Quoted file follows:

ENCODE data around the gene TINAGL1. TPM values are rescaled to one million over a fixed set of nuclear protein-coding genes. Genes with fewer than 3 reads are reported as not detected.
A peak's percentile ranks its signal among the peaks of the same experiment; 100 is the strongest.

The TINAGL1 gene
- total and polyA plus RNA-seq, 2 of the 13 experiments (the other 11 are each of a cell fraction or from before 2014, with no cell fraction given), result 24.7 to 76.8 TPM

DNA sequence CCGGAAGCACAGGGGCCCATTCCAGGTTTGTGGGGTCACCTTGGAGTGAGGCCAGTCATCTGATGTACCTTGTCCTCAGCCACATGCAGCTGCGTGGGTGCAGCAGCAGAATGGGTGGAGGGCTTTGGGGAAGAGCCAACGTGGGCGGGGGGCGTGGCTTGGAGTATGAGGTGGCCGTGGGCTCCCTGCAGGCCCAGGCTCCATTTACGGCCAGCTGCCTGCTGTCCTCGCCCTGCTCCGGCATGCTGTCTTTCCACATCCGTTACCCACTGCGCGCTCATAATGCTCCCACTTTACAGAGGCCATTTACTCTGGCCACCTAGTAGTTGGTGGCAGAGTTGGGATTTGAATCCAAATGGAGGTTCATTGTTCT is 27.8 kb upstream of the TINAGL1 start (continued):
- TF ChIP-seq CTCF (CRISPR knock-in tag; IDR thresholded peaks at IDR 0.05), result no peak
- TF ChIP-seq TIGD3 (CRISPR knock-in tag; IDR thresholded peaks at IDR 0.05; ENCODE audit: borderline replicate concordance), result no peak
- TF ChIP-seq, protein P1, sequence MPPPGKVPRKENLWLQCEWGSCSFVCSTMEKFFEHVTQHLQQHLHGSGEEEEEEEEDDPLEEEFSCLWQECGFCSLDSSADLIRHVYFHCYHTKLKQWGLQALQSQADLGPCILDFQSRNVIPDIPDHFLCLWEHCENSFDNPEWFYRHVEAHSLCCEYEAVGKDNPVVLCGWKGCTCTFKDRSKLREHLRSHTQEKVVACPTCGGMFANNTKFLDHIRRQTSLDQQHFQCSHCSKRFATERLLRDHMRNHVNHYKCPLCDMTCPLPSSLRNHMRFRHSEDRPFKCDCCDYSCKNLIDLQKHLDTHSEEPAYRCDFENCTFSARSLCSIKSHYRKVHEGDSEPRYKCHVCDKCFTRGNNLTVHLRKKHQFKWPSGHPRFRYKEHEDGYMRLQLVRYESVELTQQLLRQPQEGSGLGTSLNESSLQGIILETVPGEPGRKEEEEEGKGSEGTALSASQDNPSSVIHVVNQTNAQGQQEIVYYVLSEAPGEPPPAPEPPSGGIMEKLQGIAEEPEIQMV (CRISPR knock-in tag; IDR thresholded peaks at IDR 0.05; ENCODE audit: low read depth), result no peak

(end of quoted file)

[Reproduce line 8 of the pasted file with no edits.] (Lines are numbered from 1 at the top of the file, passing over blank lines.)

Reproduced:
- TF ChIP-seq, protein P1, sequence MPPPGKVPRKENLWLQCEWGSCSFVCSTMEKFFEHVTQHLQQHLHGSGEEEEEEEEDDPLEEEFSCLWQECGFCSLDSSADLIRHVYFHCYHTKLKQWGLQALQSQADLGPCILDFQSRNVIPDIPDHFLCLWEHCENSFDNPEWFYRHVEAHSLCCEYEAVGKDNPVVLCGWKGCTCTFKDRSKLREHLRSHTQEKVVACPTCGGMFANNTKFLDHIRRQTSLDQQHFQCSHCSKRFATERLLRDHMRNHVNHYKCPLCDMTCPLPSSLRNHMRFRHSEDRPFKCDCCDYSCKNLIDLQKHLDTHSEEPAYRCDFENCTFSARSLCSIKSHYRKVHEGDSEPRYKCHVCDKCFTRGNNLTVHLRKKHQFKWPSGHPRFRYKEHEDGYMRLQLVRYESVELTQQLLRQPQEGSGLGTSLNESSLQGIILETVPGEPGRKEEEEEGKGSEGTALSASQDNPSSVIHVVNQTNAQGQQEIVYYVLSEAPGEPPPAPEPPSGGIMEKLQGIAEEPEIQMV (CRISPR knock-in tag; IDR thresholded peaks at IDR 0.05; ENCODE audit: low read depth), result no peak